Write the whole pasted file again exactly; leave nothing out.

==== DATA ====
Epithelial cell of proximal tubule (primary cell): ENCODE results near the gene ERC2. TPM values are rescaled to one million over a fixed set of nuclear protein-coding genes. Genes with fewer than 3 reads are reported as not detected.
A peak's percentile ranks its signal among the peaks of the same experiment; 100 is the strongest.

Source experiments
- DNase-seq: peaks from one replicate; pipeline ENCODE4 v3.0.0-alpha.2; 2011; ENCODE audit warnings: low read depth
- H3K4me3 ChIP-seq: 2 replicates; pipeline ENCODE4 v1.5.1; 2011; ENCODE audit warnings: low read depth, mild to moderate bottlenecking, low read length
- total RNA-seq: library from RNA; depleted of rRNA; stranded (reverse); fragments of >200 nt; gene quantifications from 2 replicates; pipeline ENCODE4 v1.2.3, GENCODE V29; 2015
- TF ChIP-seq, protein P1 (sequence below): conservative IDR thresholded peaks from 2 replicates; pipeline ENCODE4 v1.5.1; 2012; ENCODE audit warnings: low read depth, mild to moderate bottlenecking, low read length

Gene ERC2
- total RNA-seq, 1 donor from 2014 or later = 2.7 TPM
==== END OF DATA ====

Epithelial cell of proximal tubule (primary cell): ENCODE results near the gene ERC2. TPM values are rescaled to one million over a fixed set of nuclear protein-coding genes. Genes with fewer than 3 reads are reported as not detected.
A peak's percentile ranks its signal among the peaks of the same experiment; 100 is the strongest.

Source experiments
- DNase-seq: peaks from one replicate; pipeline ENCODE4 v3.0.0-alpha.2; 2011; ENCODE audit warnings: low read depth
- H3K4me3 ChIP-seq: 2 replicates; pipeline ENCODE4 v1.5.1; 2011; ENCODE audit warnings: low read depth, mild to moderate bottlenecking, low read length
- total RNA-seq: library from RNA; depleted of rRNA; stranded (reverse); fragments of >200 nt; gene quantifications from 2 replicates; pipeline ENCODE4 v1.2.3, GENCODE V29; 2015
- TF ChIP-seq, protein P1 (sequence below): conservative IDR thresholded peaks from 2 replicates; pipeline ENCODE4 v1.5.1; 2012; ENCODE audit warnings: low read depth, mild to moderate bottlenecking, low read length

Gene ERC2
- total RNA-seq, 1 donor from 2014 or later = 2.7 TPM